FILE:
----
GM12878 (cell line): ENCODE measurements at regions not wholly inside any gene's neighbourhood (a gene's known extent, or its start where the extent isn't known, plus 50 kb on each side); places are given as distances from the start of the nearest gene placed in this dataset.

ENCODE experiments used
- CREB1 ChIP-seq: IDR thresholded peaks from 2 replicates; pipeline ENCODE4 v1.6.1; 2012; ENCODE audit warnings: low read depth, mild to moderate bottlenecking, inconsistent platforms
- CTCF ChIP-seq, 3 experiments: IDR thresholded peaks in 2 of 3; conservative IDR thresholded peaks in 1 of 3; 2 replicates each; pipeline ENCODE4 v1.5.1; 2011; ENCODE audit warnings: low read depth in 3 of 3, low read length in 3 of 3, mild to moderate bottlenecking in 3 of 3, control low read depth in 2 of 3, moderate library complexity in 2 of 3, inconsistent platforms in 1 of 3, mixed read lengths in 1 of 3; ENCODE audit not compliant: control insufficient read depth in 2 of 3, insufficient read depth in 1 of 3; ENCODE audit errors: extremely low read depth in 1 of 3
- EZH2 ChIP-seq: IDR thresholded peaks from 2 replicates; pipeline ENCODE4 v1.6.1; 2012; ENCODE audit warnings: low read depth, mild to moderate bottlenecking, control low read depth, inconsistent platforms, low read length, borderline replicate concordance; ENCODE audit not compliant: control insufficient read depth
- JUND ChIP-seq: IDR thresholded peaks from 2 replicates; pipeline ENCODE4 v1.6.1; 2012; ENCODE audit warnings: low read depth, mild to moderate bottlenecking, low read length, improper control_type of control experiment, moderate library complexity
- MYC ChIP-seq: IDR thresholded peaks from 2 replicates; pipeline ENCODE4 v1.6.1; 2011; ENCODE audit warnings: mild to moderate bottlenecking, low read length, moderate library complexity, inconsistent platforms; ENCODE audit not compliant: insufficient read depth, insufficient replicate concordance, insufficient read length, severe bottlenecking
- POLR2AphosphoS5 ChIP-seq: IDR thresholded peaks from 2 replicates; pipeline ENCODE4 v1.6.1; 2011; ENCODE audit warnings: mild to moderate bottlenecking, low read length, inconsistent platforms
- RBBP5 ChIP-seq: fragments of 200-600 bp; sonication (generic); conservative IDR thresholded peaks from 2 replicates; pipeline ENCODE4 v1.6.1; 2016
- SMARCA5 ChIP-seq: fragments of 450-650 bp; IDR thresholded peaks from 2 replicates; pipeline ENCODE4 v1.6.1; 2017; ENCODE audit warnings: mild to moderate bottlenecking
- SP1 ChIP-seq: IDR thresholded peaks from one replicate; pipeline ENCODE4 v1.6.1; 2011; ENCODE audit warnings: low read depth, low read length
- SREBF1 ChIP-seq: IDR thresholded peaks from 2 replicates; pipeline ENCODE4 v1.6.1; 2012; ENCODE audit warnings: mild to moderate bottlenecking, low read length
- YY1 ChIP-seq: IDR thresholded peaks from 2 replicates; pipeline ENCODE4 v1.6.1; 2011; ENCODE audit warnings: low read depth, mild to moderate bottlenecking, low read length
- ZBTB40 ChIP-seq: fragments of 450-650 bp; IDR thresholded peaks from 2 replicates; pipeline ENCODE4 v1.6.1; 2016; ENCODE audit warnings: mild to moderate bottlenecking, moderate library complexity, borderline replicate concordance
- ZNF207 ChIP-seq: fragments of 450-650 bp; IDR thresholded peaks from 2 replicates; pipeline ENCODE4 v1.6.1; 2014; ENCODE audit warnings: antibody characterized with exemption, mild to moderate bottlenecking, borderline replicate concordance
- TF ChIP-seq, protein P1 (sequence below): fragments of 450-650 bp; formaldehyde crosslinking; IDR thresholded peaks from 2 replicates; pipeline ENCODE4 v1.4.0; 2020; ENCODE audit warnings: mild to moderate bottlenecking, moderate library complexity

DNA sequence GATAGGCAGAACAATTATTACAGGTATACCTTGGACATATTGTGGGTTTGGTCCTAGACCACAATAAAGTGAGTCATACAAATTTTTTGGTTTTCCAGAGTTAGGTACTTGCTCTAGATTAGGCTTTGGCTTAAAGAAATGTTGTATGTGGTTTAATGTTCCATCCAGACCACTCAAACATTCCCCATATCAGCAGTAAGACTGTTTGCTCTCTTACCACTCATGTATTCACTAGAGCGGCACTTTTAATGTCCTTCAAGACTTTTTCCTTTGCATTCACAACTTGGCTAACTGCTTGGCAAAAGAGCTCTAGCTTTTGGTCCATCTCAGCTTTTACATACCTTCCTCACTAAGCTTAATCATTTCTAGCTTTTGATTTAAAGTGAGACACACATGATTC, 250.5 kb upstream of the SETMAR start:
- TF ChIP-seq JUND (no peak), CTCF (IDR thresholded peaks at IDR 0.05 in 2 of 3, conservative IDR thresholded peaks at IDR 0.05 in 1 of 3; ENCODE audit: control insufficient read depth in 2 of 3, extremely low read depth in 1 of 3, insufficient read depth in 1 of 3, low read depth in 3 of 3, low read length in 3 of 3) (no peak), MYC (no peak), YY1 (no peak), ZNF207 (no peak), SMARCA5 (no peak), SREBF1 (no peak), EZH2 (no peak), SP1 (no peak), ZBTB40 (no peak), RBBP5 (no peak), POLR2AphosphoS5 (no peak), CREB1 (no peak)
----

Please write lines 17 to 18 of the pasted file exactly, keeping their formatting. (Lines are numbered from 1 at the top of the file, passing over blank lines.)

DNA sequence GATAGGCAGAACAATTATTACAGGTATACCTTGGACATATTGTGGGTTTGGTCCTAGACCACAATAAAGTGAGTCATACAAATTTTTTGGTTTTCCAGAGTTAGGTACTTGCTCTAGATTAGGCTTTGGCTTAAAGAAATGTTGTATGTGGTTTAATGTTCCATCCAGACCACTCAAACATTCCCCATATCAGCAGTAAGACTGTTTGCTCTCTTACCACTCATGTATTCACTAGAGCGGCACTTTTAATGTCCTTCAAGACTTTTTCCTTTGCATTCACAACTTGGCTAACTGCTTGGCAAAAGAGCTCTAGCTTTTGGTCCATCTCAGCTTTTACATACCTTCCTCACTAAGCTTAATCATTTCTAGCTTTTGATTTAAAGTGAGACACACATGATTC, 250.5 kb upstream of the SETMAR start:
- TF ChIP-seq JUND (no peak), CTCF (IDR thresholded peaks at IDR 0.05 in 2 of 3, conservative IDR thresholded peaks at IDR 0.05 in 1 of 3; ENCODE audit: control insufficient read depth in 2 of 3, extremely low read depth in 1 of 3, insufficient read depth in 1 of 3, low read depth in 3 of 3, low read length in 3 of 3) (no peak), MYC (no peak), YY1 (no peak), ZNF207 (no peak), SMARCA5 (no peak), SREBF1 (no peak), EZH2 (no peak), SP1 (no peak), ZBTB40 (no peak), RBBP5 (no peak), POLR2AphosphoS5 (no peak), CREB1 (no peak)